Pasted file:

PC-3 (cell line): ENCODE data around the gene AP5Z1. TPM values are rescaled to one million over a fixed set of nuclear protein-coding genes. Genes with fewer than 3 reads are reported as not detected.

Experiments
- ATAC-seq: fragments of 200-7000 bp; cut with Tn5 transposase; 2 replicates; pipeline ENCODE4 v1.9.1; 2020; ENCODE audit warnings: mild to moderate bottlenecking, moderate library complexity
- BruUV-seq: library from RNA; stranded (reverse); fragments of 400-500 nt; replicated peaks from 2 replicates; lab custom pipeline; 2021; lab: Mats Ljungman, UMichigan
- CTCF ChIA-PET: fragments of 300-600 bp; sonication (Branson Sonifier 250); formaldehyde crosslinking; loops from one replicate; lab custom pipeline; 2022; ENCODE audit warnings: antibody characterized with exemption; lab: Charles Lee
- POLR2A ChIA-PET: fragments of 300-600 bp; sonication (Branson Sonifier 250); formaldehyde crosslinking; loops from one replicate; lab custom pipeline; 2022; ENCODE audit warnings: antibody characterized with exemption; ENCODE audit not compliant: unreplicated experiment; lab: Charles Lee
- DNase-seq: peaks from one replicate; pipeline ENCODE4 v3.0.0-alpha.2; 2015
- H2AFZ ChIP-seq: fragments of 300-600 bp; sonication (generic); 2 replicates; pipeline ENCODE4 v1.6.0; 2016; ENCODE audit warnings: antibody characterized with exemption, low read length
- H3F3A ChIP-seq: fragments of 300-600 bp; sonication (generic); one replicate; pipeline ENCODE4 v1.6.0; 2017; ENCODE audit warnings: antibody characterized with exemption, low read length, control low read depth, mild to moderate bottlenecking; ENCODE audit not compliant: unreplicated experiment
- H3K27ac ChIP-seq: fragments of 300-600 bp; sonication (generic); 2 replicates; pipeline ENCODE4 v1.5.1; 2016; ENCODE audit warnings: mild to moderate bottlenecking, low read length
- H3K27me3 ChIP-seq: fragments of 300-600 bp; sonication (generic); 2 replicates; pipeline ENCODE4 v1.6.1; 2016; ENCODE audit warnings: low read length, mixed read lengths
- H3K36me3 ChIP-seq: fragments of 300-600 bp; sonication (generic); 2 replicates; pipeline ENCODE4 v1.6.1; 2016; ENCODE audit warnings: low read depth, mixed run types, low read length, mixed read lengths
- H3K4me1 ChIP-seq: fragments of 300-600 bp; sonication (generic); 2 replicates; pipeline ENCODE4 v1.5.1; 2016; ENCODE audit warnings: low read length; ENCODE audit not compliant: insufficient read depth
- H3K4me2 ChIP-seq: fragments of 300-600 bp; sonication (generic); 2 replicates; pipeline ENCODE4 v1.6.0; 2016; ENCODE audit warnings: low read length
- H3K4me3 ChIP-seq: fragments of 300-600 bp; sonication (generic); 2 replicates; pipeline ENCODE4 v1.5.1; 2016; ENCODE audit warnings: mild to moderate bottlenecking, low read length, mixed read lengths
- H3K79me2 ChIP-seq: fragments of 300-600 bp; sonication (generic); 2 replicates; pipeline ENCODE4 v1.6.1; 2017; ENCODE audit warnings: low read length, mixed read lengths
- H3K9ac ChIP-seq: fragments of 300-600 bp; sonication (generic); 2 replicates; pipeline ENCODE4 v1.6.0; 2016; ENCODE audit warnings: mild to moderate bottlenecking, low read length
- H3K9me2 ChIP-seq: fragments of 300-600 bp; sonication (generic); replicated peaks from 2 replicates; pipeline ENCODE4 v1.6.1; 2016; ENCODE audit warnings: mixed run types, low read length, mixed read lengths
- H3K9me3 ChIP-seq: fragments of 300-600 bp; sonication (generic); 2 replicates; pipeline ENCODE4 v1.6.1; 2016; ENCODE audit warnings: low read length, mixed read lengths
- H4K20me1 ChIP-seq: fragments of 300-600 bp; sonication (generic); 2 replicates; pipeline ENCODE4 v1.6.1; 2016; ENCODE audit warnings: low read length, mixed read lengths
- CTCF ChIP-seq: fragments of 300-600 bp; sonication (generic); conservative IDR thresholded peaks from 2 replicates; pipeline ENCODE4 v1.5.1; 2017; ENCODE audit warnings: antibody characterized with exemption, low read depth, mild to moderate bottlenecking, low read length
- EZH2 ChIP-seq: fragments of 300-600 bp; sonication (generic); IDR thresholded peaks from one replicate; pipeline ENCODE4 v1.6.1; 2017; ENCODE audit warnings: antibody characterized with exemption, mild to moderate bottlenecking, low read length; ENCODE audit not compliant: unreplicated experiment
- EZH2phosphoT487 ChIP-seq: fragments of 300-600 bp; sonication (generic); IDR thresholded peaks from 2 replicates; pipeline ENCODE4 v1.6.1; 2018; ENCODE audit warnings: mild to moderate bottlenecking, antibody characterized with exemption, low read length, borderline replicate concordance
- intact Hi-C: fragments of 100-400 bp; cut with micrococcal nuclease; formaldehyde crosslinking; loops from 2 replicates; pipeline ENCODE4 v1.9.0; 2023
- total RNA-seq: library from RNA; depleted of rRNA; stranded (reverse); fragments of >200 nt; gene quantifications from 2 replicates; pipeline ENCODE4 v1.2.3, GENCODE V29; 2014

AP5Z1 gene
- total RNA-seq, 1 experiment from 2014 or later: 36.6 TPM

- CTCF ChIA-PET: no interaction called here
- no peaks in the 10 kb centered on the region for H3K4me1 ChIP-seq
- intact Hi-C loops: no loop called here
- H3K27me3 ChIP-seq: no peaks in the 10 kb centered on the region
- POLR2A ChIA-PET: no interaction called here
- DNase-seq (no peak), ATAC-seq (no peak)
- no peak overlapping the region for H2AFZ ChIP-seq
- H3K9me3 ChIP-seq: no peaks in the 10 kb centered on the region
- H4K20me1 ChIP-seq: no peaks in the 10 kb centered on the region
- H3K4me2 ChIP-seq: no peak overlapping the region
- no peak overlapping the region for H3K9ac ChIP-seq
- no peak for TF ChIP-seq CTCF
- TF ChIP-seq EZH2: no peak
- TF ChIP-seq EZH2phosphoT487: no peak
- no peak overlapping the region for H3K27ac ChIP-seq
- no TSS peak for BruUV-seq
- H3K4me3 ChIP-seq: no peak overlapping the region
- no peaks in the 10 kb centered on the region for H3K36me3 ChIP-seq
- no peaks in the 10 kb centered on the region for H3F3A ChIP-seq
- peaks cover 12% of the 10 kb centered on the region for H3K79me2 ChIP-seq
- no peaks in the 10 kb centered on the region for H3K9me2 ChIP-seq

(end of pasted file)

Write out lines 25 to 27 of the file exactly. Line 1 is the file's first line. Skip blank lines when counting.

- total RNA-seq: library from RNA; depleted of rRNA; stranded (reverse); fragments of >200 nt; gene quantifications from 2 replicates; pipeline ENCODE4 v1.2.3, GENCODE V29; 2014

AP5Z1 gene
- total RNA-seq, 1 experiment from 2014 or later: 36.6 TPM